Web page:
What people with IBD should know

I am often asked, “What would you tell someone recently diagnosed with IBD?” So, this is what I think you should know! Look out for clickable links in this blog, leading to more detailed information! For many, a definitive diagnosis is a massive relief after a long period of being unwell. This does not mean that acceptance is easy, after all, you have just been diagnosed with a chronic disease which has no cure. Do NOT panic, we’ve got this, life is not over! It is worth pointing out that no two IBD patients’ lives are the same. The disease does not always manifest in the same way, and the fact that a treatment works for one person does not mean it will work for another. This makes IBD notoriously difficult to treat. That said, some IBD patients may have one flare, find the right medication straight away and never have another, and that is fantastic! For the rest of us, being diagnosed with Crohn’s Disease or Ulcerative Colitis may mean some lifestyle changes and som

Things people don't usually talk about - highs and lows of upcoming surgery

I wrote this only yesterday, straight after receiving an email from my IBD nurse. I am pleased to say that within a few hours, I did feel calmer. I have no doubt that between now, seeing the surgeon and the surgery actually happening, I will experience many highs and lows as I consider my future. My aim is to experience these feelings and let the thoughts flow freely so that I give myself chance to process everything. I will not lose myself to those negative thoughts, but I will acknowledge them, and attempt to find ways to neutralise them.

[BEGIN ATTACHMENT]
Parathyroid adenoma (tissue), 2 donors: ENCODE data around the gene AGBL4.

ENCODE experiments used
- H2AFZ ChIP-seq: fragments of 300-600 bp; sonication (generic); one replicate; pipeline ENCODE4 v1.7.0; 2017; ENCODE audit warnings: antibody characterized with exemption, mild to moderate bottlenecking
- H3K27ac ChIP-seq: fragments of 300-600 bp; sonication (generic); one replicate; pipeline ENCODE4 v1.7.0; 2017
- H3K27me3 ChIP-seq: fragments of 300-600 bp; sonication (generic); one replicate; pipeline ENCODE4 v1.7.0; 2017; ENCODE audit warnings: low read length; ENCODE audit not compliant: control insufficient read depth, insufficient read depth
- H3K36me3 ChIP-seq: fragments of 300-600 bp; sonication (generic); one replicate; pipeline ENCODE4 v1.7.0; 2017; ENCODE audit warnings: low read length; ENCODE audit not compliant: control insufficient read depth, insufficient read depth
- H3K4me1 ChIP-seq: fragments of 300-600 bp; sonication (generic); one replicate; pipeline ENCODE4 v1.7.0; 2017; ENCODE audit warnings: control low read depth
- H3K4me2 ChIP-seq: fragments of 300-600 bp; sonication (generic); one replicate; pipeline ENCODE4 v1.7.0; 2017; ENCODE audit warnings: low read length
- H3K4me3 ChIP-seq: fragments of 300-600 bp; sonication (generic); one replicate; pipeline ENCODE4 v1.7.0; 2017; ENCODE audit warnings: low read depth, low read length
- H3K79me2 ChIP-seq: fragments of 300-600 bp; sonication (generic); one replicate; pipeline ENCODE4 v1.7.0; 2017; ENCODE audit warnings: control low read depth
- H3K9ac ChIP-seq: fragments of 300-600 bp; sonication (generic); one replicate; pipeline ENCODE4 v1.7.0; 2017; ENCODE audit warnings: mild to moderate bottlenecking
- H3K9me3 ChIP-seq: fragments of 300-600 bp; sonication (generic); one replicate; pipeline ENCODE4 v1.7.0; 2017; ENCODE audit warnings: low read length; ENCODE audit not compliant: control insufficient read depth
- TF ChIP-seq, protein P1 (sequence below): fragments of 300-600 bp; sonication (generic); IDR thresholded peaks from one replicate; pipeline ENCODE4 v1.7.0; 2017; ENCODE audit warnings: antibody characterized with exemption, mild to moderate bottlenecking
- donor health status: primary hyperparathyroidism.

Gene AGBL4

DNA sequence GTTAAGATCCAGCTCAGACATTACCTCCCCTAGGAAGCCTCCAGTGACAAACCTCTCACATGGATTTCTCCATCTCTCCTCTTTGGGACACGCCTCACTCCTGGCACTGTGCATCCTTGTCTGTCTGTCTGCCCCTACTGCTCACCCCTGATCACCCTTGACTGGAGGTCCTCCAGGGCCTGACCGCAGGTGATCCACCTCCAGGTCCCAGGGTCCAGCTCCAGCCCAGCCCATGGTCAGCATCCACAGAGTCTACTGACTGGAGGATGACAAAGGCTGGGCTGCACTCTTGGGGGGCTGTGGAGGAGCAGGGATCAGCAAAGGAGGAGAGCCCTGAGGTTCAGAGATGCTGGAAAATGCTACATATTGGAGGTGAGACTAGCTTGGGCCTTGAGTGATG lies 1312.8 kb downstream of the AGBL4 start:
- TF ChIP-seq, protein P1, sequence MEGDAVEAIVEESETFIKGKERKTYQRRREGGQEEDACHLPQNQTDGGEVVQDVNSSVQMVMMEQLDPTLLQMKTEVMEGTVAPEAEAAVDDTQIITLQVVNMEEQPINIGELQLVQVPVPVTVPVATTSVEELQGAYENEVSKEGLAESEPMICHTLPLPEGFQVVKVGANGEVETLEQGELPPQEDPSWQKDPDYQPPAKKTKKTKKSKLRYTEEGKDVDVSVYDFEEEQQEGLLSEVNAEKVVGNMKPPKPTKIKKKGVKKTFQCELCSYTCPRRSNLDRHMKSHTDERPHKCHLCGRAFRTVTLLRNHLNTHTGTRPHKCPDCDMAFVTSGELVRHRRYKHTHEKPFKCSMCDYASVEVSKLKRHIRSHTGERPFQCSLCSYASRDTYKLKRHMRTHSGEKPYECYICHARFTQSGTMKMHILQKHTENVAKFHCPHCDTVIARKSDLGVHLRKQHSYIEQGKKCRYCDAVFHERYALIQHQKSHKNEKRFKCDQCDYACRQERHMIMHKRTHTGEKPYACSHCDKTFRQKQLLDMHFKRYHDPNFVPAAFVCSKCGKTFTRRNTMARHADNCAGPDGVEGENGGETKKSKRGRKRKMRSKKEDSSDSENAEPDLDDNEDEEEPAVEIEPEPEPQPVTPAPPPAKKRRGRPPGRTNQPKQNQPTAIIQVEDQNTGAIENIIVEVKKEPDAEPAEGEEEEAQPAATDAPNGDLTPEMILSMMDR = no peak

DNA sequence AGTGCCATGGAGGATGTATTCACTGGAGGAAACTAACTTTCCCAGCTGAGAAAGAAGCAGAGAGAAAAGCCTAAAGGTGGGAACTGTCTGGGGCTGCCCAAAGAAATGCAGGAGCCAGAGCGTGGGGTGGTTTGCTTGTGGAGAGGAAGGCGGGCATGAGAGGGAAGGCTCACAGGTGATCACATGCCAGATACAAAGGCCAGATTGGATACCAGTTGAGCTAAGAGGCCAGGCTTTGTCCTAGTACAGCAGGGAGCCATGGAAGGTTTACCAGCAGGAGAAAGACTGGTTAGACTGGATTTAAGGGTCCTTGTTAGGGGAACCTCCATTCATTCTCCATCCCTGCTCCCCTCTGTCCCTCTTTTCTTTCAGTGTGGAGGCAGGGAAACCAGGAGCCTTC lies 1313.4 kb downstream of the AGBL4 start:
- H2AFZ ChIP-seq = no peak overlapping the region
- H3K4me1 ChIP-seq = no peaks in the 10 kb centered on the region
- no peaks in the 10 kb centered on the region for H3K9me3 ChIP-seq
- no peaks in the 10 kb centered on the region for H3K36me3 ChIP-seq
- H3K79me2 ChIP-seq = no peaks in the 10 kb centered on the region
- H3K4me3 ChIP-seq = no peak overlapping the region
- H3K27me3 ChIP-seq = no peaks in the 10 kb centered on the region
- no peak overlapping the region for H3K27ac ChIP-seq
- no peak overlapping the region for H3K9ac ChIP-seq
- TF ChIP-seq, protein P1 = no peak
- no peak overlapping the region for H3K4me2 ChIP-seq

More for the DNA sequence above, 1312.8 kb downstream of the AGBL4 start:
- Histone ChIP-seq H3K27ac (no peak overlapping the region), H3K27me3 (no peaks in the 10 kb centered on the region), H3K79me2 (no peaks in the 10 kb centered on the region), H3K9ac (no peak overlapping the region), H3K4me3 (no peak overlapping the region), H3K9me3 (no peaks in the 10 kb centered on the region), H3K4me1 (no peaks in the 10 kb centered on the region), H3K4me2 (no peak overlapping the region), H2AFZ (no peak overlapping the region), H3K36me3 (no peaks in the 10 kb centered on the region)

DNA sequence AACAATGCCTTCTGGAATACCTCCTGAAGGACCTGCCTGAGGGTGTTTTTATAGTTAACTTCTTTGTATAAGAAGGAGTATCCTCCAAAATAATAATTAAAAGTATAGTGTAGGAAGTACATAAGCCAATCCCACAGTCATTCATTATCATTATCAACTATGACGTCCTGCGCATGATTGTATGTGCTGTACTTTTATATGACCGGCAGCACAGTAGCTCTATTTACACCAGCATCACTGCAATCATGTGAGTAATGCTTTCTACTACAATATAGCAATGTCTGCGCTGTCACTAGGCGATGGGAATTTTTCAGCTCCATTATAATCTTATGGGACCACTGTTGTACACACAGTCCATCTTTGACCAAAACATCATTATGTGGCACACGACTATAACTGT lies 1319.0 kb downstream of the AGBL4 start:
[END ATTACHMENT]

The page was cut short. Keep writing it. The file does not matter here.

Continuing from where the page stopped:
Whilst I feel better now, I wanted to share the thoughts I had so that others can see, and know that this is normal. We are only human, and we're only equipped to deal with so much at one time. So, let's talk about the things people don't usually talk about. 
I know enough about me and my disease to be 100% aware of where I am on the journey. I have posted a few times over the last few weeks about the fact I will have to have surgery and return to an ileostomy again, it’s just a case of when.

I knew it was coming, and that it would likely be this year, it just was not clear yet how long I could hold it off for / whether I could access a drug trial to buy a bit more time.

Why then, does seeing it in black and white from my IBD team make me want to vomit? Cry even?

Surgery does not worry me, it never has. I have never felt any fear, nerves, anxiety about it, and have often thought that this makes me “weird”.

The fear IS here right now though. Not about the actual surgery, but about the bag which will now be a permanent fixture.

The first time I did not cope well, but I had only become ill two weeks earlier. I had been admitted to the hospital, diagnosed and a week later had the end of my intestine poking out my belly and a bag stuck on to there to collect the shit. I’d never heard of one, or seen one, but here I was living with one. I had lots of leaks and sore skin etc. I didn’t talk to anyone about it, frankly, I didn’t want to acknowledge its existence!

The second time around, I was good. I was pain-free for the first time in a long time, and I was extremely grateful for it! I always knew it was reversible though. This time, I know it’s not.

The things I hated are still prominent in my mind. I KNOW I must focus on the benefits, and that is what I will keep trying to do, but at this exact moment in time, whilst I am remembering leaks, burnt skin, itching like crazy and sweating in the summer, I cannot focus on the good.

I worry about my mental health, after having a really bad 16 months which I am only just beginning to creep out of. I am worried that something I would have been able to deal with in my past “stable” state, I will not be able to deal with now.